Elderly And Disabled People Should Not Be Put At The Back Of The Line For COVID Care

Elderly And Disabled People Should Not Be Put At The Back Of The Line For COVID Care


When the Titanic sank in 1912, the captain famously ordered women and children be loaded first onto the precious few lifeboats. While the code of chivalry may have changed in the ensuing decades, the need to plan for the unthinkable has not.

The ongoing surge in COVID-19 cases is forcing hospitals to face the awful question of who will receive life-saving care and who will be denied if resources run out. How we respond to this moment, especially to the most vulnerable among us, will be a reflection and test of our national character.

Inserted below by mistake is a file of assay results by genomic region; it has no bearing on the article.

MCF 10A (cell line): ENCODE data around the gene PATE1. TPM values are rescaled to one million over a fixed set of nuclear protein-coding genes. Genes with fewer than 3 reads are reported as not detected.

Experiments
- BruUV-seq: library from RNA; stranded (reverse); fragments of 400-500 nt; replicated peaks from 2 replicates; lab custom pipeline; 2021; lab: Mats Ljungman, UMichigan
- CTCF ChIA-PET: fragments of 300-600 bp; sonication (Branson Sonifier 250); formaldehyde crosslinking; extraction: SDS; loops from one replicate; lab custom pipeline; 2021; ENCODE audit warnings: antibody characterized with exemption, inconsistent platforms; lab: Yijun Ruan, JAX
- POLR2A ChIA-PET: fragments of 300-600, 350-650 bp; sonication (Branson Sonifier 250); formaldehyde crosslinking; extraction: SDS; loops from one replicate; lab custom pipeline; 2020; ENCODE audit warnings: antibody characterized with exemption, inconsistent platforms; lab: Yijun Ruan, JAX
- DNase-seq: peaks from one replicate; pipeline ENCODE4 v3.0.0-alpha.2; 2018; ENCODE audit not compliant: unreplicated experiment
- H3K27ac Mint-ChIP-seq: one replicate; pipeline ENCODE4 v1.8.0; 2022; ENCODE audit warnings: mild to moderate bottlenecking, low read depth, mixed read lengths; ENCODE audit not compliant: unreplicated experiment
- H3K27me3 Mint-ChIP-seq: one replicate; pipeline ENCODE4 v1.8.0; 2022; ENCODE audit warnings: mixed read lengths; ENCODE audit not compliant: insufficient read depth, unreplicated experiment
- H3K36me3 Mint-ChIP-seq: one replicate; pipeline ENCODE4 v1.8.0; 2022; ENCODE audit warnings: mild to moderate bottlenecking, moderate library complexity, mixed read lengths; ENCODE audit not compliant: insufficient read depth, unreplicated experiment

As the director of the Office for Civil Rights at the U.S. Department of Health and Human Services, I tasked my colleagues with reviewing state triage and emergency hospital rationing plans — known as Crisis Standards of Care — after receiving several complaints from advocates early during the pandemic. We were shocked to find instances of blatant discrimination against people with disabilities and older Americans

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